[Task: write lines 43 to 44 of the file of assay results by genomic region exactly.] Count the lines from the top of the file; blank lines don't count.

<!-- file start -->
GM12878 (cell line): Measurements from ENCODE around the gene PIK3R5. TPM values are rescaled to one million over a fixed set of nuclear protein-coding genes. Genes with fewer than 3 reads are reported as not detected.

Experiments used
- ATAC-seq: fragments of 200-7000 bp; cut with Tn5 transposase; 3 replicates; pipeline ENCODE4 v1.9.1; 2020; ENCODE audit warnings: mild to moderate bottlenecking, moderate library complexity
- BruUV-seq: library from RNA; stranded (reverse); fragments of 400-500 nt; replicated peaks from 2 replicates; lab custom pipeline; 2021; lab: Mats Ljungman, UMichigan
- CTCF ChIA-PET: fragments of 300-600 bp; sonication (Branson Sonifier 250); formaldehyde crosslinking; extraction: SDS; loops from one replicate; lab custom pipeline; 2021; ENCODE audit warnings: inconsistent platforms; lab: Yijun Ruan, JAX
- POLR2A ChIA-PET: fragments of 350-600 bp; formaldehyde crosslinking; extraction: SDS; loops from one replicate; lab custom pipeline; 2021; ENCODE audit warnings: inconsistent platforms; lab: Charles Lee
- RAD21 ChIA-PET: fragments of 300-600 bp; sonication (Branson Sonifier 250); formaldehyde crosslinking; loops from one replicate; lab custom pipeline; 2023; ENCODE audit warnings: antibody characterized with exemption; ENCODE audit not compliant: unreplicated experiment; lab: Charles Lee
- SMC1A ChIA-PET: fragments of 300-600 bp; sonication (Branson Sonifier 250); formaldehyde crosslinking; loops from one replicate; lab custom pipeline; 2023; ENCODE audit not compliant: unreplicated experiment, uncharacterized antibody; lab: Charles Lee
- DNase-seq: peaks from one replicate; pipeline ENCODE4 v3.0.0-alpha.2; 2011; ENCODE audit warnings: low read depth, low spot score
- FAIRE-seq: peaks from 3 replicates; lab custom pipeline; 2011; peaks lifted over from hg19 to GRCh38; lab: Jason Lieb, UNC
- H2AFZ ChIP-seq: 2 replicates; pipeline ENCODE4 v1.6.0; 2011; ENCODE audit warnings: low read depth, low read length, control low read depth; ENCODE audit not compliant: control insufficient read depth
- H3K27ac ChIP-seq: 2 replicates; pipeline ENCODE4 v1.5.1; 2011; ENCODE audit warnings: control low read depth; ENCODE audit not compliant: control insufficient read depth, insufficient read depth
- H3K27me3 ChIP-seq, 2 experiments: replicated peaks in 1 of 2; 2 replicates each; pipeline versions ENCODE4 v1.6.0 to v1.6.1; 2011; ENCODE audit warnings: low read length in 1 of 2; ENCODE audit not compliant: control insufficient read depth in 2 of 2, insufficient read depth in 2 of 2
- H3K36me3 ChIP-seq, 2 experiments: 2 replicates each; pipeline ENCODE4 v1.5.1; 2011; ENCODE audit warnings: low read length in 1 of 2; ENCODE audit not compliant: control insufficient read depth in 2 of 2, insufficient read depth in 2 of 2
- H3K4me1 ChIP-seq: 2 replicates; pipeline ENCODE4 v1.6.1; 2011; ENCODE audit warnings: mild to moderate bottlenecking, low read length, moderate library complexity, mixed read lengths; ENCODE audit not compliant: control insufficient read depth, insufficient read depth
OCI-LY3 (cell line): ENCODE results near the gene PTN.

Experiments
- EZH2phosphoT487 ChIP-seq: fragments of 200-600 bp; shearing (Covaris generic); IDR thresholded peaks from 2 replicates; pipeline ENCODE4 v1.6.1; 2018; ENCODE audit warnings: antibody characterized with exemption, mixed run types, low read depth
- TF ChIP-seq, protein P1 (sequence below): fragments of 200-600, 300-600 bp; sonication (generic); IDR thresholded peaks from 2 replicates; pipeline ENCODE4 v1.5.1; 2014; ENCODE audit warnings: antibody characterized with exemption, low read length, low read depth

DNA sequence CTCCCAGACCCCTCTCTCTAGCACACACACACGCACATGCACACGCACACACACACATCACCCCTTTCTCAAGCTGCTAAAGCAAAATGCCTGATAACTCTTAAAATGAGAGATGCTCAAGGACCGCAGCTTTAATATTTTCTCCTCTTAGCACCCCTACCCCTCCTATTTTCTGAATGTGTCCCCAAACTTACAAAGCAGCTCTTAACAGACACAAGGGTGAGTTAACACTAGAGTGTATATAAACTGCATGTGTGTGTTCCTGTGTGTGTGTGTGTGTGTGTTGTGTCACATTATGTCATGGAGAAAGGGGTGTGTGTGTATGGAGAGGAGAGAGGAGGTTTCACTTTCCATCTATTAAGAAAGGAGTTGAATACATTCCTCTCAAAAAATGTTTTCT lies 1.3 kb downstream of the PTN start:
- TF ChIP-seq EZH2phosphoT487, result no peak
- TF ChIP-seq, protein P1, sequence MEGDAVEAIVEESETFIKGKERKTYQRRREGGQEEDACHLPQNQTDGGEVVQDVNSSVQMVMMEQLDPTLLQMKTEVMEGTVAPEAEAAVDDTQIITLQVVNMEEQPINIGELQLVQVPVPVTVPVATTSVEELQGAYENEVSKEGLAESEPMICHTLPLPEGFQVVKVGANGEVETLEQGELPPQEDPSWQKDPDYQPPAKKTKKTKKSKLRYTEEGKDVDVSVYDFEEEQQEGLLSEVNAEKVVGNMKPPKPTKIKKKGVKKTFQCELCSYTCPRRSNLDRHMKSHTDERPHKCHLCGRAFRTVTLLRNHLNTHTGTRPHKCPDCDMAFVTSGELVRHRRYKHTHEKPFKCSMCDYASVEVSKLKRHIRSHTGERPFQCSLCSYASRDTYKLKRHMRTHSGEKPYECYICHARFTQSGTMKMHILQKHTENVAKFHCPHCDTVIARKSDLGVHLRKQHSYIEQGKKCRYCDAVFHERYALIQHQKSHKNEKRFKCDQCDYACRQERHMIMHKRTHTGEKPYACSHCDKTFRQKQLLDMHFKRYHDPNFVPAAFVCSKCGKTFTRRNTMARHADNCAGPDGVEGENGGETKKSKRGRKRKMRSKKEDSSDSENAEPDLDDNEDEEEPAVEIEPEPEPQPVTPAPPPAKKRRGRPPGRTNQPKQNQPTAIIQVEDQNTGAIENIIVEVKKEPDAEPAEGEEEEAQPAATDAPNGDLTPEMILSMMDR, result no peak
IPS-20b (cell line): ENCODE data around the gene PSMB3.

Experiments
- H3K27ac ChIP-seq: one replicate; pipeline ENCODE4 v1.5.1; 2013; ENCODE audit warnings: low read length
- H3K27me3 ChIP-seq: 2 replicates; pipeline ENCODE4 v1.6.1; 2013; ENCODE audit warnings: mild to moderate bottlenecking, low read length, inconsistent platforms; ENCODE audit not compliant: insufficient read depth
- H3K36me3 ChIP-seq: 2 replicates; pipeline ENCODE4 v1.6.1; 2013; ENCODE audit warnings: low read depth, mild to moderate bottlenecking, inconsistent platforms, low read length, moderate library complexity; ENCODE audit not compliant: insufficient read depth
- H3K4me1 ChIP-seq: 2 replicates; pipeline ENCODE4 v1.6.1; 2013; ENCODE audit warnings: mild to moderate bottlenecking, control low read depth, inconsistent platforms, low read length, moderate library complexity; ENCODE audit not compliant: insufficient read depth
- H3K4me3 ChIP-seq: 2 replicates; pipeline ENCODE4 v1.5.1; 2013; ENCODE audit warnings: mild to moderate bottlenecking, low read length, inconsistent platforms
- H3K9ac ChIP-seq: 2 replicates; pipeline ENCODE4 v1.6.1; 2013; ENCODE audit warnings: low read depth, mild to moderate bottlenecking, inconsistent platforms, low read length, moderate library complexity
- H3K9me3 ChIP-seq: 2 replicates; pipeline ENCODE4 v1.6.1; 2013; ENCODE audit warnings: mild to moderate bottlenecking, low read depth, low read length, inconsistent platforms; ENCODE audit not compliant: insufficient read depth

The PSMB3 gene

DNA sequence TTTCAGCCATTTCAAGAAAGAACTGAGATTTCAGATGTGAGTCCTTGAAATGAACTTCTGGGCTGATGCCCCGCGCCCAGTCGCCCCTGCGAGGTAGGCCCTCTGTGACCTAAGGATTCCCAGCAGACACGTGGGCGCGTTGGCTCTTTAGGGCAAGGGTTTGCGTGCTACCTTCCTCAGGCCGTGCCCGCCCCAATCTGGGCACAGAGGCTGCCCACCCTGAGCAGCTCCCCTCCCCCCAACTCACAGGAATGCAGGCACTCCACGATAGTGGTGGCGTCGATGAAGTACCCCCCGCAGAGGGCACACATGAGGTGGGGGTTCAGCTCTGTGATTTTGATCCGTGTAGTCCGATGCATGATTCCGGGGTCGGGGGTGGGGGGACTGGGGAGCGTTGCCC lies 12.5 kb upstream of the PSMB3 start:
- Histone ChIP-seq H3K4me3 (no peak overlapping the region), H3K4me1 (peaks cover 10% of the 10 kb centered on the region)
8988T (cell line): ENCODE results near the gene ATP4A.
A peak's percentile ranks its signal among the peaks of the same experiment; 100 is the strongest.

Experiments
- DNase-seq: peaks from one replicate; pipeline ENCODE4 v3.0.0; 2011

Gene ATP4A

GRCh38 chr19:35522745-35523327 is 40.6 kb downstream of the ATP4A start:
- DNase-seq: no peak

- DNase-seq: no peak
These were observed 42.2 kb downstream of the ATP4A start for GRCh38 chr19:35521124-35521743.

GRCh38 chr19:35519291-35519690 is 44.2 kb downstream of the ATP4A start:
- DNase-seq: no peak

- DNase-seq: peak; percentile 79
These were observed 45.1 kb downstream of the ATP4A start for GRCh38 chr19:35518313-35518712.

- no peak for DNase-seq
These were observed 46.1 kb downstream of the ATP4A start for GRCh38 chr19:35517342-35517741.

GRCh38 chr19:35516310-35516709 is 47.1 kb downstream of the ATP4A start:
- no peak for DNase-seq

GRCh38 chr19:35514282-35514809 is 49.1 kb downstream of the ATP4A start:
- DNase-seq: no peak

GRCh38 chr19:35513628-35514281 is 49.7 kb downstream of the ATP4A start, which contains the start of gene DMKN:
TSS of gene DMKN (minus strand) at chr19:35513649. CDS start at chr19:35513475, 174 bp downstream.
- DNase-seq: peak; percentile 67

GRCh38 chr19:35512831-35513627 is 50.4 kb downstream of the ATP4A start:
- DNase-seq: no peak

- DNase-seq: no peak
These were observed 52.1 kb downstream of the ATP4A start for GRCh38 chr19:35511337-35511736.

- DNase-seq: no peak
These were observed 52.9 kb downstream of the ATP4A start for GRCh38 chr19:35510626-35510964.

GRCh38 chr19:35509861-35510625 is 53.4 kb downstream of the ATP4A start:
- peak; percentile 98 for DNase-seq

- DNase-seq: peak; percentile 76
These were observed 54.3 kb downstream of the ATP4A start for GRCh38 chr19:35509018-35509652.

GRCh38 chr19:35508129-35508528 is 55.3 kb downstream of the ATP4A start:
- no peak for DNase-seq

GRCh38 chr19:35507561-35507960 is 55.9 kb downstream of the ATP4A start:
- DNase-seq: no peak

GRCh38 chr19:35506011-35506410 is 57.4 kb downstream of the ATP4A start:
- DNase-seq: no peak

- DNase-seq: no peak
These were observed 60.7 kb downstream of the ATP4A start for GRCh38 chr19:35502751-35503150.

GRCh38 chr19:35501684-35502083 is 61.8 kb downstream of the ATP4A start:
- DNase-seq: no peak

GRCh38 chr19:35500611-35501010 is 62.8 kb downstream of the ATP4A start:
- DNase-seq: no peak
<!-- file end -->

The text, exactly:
These were observed 42.2 kb downstream of the ATP4A start for GRCh38 chr19:35521124-35521743.

GRCh38 chr19:35519291-35519690 is 44.2 kb downstream of the ATP4A start: